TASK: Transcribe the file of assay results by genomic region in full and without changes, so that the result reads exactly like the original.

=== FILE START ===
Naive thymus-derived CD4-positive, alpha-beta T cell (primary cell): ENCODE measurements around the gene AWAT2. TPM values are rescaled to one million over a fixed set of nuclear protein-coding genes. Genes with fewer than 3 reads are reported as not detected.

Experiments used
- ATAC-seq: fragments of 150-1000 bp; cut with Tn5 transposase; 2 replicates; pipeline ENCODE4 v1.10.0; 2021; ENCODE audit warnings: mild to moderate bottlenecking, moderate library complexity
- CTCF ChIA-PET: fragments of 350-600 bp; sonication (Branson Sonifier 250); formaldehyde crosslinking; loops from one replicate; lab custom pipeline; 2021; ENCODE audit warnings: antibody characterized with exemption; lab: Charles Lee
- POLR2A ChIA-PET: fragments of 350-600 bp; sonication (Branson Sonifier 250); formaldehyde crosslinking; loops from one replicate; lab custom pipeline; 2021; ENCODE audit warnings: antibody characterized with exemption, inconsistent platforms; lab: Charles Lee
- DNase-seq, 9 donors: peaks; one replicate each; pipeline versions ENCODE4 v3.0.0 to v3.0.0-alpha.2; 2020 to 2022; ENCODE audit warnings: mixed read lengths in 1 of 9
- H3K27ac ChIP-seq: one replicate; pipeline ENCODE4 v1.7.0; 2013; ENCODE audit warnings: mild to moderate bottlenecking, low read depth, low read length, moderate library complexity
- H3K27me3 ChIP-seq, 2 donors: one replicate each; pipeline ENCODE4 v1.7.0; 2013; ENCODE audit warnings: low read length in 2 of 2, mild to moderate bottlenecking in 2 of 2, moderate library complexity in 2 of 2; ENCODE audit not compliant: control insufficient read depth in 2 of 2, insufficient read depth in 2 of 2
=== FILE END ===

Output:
Naive thymus-derived CD4-positive, alpha-beta T cell (primary cell): ENCODE measurements around the gene AWAT2. TPM values are rescaled to one million over a fixed set of nuclear protein-coding genes. Genes with fewer than 3 reads are reported as not detected.

Experiments used
- ATAC-seq: fragments of 150-1000 bp; cut with Tn5 transposase; 2 replicates; pipeline ENCODE4 v1.10.0; 2021; ENCODE audit warnings: mild to moderate bottlenecking, moderate library complexity
- CTCF ChIA-PET: fragments of 350-600 bp; sonication (Branson Sonifier 250); formaldehyde crosslinking; loops from one replicate; lab custom pipeline; 2021; ENCODE audit warnings: antibody characterized with exemption; lab: Charles Lee
- POLR2A ChIA-PET: fragments of 350-600 bp; sonication (Branson Sonifier 250); formaldehyde crosslinking; loops from one replicate; lab custom pipeline; 2021; ENCODE audit warnings: antibody characterized with exemption, inconsistent platforms; lab: Charles Lee
- DNase-seq, 9 donors: peaks; one replicate each; pipeline versions ENCODE4 v3.0.0 to v3.0.0-alpha.2; 2020 to 2022; ENCODE audit warnings: mixed read lengths in 1 of 9
- H3K27ac ChIP-seq: one replicate; pipeline ENCODE4 v1.7.0; 2013; ENCODE audit warnings: mild to moderate bottlenecking, low read depth, low read length, moderate library complexity
- H3K27me3 ChIP-seq, 2 donors: one replicate each; pipeline ENCODE4 v1.7.0; 2013; ENCODE audit warnings: low read length in 2 of 2, mild to moderate bottlenecking in 2 of 2, moderate library complexity in 2 of 2; ENCODE audit not compliant: control insufficient read depth in 2 of 2, insufficient read depth in 2 of 2